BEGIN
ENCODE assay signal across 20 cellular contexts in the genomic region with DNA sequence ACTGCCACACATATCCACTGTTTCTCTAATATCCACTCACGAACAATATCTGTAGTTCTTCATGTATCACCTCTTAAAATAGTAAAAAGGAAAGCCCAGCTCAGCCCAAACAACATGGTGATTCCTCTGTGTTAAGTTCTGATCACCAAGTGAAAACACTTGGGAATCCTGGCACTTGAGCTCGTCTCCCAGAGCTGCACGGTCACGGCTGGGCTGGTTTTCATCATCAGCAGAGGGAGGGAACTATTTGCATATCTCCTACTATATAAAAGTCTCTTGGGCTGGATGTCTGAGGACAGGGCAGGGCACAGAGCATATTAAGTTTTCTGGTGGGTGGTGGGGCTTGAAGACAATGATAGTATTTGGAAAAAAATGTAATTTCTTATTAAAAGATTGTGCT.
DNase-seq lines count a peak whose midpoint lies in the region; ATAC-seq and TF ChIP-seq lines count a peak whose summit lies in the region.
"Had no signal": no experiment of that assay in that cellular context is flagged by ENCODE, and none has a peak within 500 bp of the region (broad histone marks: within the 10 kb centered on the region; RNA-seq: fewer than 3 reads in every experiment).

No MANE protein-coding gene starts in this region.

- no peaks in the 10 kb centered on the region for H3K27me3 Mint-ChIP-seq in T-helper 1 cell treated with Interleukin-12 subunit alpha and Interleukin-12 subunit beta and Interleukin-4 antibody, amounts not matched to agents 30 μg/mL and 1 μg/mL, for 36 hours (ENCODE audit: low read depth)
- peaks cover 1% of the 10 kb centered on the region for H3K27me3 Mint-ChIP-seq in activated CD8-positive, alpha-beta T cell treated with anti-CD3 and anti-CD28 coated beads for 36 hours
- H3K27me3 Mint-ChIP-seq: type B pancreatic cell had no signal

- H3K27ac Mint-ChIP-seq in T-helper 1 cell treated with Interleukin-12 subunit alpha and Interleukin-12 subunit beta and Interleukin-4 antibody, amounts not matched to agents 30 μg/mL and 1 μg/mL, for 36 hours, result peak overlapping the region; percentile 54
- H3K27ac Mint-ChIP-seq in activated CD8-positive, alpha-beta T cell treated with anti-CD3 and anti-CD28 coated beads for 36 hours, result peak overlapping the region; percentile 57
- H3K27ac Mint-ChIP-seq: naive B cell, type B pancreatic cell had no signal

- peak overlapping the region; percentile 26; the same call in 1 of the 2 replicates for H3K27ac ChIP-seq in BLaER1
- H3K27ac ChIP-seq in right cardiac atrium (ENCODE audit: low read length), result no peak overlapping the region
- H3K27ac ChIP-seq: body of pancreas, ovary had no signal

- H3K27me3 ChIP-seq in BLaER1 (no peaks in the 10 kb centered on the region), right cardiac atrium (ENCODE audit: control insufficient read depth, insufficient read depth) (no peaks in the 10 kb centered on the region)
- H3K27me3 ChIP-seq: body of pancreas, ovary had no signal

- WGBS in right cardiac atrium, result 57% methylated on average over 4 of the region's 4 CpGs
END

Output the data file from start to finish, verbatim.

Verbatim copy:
ENCODE assay signal across 20 cellular contexts in the genomic region with DNA sequence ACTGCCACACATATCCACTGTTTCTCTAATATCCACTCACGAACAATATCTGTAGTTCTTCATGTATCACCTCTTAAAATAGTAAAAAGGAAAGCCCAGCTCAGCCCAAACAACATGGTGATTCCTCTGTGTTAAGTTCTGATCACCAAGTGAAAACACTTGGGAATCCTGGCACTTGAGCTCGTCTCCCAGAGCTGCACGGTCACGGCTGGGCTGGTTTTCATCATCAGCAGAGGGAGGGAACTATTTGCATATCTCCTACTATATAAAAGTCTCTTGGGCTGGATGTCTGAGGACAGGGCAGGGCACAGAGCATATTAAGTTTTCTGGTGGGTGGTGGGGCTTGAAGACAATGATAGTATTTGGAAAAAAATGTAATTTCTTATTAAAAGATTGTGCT.
DNase-seq lines count a peak whose midpoint lies in the region; ATAC-seq and TF ChIP-seq lines count a peak whose summit lies in the region.
"Had no signal": no experiment of that assay in that cellular context is flagged by ENCODE, and none has a peak within 500 bp of the region (broad histone marks: within the 10 kb centered on the region; RNA-seq: fewer than 3 reads in every experiment).

No MANE protein-coding gene starts in this region.

- no peaks in the 10 kb centered on the region for H3K27me3 Mint-ChIP-seq in T-helper 1 cell treated with Interleukin-12 subunit alpha and Interleukin-12 subunit beta and Interleukin-4 antibody, amounts not matched to agents 30 μg/mL and 1 μg/mL, for 36 hours (ENCODE audit: low read depth)
- peaks cover 1% of the 10 kb centered on the region for H3K27me3 Mint-ChIP-seq in activated CD8-positive, alpha-beta T cell treated with anti-CD3 and anti-CD28 coated beads for 36 hours
- H3K27me3 Mint-ChIP-seq: type B pancreatic cell had no signal

- H3K27ac Mint-ChIP-seq in T-helper 1 cell treated with Interleukin-12 subunit alpha and Interleukin-12 subunit beta and Interleukin-4 antibody, amounts not matched to agents 30 μg/mL and 1 μg/mL, for 36 hours, result peak overlapping the region; percentile 54
- H3K27ac Mint-ChIP-seq in activated CD8-positive, alpha-beta T cell treated with anti-CD3 and anti-CD28 coated beads for 36 hours, result peak overlapping the region; percentile 57
- H3K27ac Mint-ChIP-seq: naive B cell, type B pancreatic cell had no signal

- peak overlapping the region; percentile 26; the same call in 1 of the 2 replicates for H3K27ac ChIP-seq in BLaER1
- H3K27ac ChIP-seq in right cardiac atrium (ENCODE audit: low read length), result no peak overlapping the region
- H3K27ac ChIP-seq: body of pancreas, ovary had no signal

- H3K27me3 ChIP-seq in BLaER1 (no peaks in the 10 kb centered on the region), right cardiac atrium (ENCODE audit: control insufficient read depth, insufficient read depth) (no peaks in the 10 kb centered on the region)
- H3K27me3 ChIP-seq: body of pancreas, ovary had no signal

- WGBS in right cardiac atrium, result 57% methylated on average over 4 of the region's 4 CpGs